The cardinality of compact first countable spaces, II

It is a well known fact in topology that in any compact Hausdorff space, if x \in X is a G_\delta point (it is the only point in the intersection of countably many open sets), then there is a countable local base at x. See 3.1.F in [1] and 16.A.4 in [2]. Thus for a compact Hausdorff space, if every point is a G_\delta point, the space is first countable. In the previous post The cardinality of compact first countable spaces, I, we show that for every compact, Hausdorff space X that is first countable, \lvert X \lvert \le 2^\omega. Combining these two results, we have the following theorem:

Theorem
If X is a compact, Hausdorff and satisfies the condition that every point of X is a G_\delta point, then \lvert X \lvert \le 2^\omega, i.e. the cardinality of X is no greater than continuum (the cardinality of the real line).

In this post, we prove that in a compact Hausdorff space, there is a countable local base at every point that is a G_\delta.

Definitions
Let X be a topological space. The space X is said to be a Hausdorff space if for x,y \in X with x \ne y, there exist disjoint open sets U \subset X and V \subset X such that x \in U and y \in V. Hausdorff spaces are also called T2 spaces. The space X is said to be a regular space if it is T2 and for each x \in X and for each closed subset C \subset X with x \notin C, there exist disjoint open sets U \subset X and V \subset X such that x \in U and C \subset V. Regular spaces are also called T3 spaces.

A local base at x \in X is a collection \mathcal{B} of open sets containing the point x such that if x \in U \subset X where U is open, then x \in B \subset U for some B \in \mathcal{B}. The space X satisfies the first axiom of countability if there is a countable local base at each point in the space. The space X is said to be first countable if it satisfies the first axiom of countability.

If the space X is regular and has a countable local base at x \in X, then we can have a countable local base \left\{U_n:n=1,2,3,\cdots\right\} at x \in X that satisfies the following:

\overline{U_{n+1}} \subset U_n for each n=1,2,3,\cdots

Let x \in X. The point x is said to be a G_\delta point in X if \left\{x\right\}=\bigcap \limits_{n=1}^{\infty}U_n where each U_n is open in X. Clearly, if there is a countable local base at x \in X, then the point x is a G_\delta point. The converse is not true.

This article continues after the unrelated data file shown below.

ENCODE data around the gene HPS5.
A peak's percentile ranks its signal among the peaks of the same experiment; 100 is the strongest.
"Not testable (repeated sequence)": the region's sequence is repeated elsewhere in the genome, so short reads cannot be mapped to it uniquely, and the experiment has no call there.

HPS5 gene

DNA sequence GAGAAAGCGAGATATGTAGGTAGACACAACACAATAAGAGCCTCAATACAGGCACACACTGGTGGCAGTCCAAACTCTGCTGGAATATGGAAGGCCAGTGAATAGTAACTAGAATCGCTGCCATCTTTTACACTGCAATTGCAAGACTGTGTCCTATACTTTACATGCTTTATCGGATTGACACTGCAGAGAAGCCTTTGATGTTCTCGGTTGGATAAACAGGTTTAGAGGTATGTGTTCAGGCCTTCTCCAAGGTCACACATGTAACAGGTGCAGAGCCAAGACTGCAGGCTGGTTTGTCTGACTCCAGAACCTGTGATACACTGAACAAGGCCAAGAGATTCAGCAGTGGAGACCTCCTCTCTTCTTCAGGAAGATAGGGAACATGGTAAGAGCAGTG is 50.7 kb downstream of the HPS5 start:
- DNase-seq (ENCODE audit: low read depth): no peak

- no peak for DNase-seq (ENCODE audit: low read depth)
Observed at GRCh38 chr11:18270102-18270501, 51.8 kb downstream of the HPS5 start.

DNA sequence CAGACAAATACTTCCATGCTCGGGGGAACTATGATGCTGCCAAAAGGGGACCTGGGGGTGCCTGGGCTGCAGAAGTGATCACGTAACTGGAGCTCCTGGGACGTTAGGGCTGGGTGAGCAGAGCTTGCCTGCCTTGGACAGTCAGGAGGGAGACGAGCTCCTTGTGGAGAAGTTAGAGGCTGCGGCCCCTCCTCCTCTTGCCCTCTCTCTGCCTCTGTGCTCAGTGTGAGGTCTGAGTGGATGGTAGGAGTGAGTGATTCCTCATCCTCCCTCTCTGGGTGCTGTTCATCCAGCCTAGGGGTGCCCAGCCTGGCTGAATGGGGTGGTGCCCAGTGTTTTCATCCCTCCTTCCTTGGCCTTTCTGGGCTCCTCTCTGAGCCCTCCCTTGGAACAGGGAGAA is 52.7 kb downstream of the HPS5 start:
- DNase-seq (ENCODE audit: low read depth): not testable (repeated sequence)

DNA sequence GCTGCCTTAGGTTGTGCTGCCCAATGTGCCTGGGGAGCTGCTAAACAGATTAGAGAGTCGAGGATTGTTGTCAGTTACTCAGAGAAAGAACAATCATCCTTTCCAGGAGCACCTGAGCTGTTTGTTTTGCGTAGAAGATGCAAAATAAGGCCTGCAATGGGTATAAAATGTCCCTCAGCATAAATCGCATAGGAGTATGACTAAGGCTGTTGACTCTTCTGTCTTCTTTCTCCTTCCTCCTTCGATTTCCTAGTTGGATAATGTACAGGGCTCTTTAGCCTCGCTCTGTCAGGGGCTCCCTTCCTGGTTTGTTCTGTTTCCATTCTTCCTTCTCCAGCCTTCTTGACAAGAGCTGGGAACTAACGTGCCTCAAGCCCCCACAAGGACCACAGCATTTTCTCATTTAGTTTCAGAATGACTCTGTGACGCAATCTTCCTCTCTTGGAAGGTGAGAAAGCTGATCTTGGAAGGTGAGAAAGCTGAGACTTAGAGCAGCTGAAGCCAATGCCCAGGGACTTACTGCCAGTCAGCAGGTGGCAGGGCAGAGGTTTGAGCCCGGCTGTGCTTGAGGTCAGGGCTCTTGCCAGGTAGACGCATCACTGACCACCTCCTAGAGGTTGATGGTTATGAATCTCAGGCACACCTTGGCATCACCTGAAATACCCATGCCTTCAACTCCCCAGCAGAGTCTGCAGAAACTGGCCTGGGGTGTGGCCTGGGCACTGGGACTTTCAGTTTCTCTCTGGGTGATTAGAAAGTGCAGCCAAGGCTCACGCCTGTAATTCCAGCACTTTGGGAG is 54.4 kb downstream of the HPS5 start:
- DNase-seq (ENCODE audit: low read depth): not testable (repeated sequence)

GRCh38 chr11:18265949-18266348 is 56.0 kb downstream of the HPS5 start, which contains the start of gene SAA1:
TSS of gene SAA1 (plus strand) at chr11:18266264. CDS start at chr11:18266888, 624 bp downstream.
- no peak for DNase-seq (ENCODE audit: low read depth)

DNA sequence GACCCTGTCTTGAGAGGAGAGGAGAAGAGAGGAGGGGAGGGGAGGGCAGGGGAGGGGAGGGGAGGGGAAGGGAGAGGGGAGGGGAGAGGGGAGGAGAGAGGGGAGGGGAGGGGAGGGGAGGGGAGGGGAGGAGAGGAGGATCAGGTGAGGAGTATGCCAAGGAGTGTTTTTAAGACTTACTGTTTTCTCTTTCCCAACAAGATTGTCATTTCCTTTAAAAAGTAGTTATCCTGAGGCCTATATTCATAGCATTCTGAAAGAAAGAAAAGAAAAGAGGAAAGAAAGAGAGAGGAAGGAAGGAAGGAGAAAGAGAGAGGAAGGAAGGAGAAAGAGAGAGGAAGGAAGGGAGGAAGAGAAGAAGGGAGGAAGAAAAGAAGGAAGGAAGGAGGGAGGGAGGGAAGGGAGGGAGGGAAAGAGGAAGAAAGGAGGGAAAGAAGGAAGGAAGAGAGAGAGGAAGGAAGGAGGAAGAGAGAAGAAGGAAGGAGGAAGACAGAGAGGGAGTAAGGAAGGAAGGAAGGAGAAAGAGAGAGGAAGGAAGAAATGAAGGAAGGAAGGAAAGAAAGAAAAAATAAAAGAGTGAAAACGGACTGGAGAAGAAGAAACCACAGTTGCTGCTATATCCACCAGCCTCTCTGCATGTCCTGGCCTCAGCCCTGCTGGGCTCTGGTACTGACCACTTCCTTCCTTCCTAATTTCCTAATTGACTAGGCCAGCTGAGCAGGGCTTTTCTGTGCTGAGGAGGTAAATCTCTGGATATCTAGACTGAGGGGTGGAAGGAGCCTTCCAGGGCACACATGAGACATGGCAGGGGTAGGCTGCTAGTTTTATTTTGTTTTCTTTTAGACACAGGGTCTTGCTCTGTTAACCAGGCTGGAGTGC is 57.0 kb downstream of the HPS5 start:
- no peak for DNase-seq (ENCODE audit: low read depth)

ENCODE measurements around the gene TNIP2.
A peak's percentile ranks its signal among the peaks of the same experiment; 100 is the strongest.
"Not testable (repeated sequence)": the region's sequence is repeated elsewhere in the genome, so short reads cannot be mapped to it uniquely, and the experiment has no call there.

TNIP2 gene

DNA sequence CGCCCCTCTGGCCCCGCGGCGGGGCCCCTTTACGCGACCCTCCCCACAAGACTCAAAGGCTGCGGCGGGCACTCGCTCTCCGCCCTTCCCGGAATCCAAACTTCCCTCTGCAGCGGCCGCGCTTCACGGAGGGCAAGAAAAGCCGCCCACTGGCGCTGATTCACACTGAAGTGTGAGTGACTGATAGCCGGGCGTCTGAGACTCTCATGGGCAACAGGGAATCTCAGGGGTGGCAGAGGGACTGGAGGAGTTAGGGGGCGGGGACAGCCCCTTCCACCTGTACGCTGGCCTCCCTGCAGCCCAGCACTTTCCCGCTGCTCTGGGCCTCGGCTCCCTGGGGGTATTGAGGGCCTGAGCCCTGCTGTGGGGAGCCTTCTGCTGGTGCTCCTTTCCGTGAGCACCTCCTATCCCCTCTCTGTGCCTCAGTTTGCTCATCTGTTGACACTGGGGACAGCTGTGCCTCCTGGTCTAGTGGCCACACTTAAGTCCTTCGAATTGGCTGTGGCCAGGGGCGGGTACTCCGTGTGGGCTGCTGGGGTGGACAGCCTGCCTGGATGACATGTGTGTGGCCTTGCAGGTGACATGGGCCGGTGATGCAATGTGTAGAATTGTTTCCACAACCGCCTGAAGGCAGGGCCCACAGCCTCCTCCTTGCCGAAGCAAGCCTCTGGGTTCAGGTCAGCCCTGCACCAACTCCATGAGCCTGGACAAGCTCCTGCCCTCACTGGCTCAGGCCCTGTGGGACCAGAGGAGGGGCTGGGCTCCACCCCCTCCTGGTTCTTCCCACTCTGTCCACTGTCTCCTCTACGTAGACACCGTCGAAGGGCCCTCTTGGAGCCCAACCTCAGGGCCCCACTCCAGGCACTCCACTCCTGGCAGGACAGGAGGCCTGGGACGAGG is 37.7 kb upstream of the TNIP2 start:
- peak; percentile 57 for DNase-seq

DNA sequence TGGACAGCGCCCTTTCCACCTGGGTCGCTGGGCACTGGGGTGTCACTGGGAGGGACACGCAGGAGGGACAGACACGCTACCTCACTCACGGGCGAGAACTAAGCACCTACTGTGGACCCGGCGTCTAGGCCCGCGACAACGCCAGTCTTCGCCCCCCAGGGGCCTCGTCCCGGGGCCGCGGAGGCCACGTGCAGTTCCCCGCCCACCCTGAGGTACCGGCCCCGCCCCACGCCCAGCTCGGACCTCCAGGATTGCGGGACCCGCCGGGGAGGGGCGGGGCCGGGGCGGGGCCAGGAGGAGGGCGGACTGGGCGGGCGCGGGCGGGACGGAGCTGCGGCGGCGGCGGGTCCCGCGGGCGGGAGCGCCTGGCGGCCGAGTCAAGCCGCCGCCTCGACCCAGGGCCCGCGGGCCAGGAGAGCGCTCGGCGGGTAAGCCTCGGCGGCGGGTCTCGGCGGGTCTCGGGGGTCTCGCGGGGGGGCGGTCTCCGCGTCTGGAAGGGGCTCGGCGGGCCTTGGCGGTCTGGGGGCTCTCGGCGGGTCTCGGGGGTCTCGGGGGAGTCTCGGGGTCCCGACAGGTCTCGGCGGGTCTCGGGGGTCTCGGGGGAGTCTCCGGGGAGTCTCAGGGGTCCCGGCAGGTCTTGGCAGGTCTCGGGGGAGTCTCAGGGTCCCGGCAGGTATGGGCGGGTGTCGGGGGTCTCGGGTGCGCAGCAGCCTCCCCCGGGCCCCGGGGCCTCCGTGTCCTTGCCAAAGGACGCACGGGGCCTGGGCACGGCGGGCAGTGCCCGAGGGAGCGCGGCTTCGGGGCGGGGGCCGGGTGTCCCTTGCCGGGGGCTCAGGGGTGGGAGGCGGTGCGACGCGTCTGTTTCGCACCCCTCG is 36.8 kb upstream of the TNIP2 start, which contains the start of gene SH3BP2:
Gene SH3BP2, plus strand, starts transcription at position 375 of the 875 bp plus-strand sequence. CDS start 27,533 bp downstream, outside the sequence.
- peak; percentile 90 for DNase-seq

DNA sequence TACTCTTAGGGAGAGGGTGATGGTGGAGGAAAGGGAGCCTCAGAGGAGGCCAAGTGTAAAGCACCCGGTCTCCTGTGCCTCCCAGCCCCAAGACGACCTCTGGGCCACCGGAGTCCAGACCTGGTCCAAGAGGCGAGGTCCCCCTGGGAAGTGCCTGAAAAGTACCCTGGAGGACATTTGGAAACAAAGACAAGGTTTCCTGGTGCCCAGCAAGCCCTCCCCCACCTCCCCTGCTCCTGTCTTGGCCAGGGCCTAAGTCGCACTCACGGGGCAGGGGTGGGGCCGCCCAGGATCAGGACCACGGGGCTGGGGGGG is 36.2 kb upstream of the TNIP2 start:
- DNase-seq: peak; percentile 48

The space X is said to be a compact space if every open cover of X has a finite subcover. The space X is said to be countably compact if every countable open cover of X has a finite subcover. Equivalently, X is countably compact if and only if every infinite A \subset X has a limit point in X.

Theorem 1
Suppose X is a regular countably compact space in which every point is a G_\delta point. Then X is first countable.

Proof. Let x \in X. We can find countably many open sets U_n whose intersection is \left\{x\right\}. Since the space is regular, the open sets U_n can be made to satisfy the condition that \overline{U_{n+1}} \subset U_n.

We claim that for each open set U containing x, U_n \subset U for some n. Suppose not. Then there is an open set U with x \in U such that each U_n is not a subset of U. For each n, choose x_n \in U_n such that x_n \notin U. The set A=\left\{x_n:n=1,2,3,\cdots\right\} must be infinite. Otherwise, there is some j such that x_j=x_k for all k>j. Then x_j=x since x_j belongs to each U_n (a contradiction).

Since A is infinite, A has a limit point p. Note that for each j the point p is a limit point of

A_j=\left\{x_n:n=j,j+1,j+2,\cdots\right\} \subset U_j.

Thus p \in \overline{U_j} for each j. This mean p=x and the open set U would contain infinitely many x_n. But x_n is chosen to be not in U, a contradiction. It follows that the open sets U_n that make the point x a G_\delta point must be a local base. \blacksquare

Corollary 2
Let X be a compact T2 space such that every point is a G_\delta point. Then X is first countable.

Proof. This follows from theorem 1. Note that any compact T2 space is normal and is thus regular. \blacksquare

Reference

  1. Engelking, R. General Topology, Revised and Completed edition, 1989, Heldermann Verlag, Berlin.
  2. Willard, S., General Topology, 1970, Addison-Wesley Publishing Company.
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